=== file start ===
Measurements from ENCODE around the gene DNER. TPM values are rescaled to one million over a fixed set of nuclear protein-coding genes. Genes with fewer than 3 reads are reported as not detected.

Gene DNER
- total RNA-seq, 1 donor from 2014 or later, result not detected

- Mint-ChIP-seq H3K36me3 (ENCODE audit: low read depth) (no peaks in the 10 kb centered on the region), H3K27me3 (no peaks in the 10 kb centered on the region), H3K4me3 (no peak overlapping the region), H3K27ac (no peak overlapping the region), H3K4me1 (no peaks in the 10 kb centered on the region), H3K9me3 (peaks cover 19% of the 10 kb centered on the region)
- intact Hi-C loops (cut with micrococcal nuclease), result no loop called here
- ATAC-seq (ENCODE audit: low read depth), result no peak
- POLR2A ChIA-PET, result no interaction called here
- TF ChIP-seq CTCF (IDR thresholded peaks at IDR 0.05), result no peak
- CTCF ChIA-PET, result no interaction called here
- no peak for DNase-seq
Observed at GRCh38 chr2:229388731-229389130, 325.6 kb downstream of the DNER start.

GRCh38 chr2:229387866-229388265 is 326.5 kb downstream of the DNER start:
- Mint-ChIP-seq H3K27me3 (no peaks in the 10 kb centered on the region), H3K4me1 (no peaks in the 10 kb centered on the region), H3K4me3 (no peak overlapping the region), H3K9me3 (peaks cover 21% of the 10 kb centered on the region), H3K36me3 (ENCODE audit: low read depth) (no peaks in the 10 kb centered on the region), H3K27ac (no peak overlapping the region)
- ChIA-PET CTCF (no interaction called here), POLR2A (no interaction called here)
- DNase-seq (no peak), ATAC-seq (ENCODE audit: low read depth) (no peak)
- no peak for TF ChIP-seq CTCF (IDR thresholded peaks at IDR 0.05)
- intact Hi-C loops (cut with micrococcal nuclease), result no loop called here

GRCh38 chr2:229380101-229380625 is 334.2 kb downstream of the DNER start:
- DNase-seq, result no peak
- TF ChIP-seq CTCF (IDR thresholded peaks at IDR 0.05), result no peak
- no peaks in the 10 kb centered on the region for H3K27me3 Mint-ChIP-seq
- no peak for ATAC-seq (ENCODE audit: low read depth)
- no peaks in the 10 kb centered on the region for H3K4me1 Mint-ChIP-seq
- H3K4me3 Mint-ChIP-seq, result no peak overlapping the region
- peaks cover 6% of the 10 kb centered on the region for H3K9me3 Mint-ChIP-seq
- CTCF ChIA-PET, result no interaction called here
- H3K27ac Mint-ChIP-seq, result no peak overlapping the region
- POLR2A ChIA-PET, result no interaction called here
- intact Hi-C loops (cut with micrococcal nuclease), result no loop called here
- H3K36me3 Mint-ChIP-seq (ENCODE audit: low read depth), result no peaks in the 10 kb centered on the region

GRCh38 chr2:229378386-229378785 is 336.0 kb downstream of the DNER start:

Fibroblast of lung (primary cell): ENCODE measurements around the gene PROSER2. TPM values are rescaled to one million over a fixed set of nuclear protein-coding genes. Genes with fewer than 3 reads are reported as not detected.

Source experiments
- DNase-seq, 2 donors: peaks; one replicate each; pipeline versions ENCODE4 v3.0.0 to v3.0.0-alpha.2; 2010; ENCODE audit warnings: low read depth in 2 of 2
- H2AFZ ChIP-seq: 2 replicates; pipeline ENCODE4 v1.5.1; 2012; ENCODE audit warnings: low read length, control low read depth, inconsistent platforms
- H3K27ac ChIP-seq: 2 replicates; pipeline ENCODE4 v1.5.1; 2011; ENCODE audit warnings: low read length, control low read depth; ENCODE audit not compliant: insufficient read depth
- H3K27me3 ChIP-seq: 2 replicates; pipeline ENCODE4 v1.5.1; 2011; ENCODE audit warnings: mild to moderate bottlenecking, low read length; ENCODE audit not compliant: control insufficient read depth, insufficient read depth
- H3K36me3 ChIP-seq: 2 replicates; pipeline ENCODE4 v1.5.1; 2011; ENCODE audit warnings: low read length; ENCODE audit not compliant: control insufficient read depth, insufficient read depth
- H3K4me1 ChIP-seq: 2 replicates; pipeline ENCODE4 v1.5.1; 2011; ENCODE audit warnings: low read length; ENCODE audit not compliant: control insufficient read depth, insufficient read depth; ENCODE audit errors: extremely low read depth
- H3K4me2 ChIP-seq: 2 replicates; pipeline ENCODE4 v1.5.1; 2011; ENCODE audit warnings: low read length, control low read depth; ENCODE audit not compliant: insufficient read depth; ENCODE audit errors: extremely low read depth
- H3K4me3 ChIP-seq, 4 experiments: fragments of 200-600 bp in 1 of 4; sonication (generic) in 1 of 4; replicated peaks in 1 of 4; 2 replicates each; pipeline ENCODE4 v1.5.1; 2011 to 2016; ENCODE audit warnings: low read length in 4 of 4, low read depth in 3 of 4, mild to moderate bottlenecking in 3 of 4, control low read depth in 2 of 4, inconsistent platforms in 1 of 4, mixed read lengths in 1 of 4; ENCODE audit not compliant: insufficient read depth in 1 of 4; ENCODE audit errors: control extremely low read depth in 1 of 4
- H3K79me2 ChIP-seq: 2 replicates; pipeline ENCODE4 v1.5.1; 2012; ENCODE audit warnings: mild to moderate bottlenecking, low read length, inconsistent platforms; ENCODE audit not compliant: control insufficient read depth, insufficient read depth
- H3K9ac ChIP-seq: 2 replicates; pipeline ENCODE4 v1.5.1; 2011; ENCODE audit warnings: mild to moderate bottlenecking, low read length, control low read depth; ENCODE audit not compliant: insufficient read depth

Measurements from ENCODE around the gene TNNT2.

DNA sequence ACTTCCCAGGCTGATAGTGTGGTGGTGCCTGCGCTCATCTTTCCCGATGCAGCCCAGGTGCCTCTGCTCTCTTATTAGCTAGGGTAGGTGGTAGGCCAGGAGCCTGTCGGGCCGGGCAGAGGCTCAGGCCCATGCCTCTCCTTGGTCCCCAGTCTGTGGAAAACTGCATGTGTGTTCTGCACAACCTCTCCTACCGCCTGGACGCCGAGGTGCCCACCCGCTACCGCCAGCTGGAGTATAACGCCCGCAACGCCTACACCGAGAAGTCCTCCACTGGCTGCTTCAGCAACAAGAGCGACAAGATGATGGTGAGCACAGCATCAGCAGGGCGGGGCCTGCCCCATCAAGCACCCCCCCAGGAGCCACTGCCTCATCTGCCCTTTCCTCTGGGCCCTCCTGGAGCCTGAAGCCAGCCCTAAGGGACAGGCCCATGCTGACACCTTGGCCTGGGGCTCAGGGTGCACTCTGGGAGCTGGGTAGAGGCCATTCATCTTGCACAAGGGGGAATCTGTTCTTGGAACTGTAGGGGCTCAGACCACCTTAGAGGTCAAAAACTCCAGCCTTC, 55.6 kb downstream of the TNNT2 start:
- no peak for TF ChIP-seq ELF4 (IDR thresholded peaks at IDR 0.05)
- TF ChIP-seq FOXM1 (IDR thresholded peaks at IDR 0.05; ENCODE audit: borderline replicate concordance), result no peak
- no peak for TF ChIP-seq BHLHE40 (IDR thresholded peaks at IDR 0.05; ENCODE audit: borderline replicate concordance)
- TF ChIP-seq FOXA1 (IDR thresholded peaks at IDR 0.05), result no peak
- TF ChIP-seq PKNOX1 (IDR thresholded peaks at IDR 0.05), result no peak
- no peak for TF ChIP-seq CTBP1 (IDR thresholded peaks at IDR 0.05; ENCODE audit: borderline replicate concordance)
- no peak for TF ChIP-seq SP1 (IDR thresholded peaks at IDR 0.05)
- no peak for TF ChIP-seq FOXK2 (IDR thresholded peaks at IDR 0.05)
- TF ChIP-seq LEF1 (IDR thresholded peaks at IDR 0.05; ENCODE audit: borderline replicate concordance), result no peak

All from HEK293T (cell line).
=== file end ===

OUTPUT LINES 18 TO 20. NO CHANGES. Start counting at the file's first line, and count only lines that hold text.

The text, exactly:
GRCh38 chr2:229380101-229380625 is 334.2 kb downstream of the DNER start:
- DNase-seq, result no peak
- TF ChIP-seq CTCF (IDR thresholded peaks at IDR 0.05), result no peak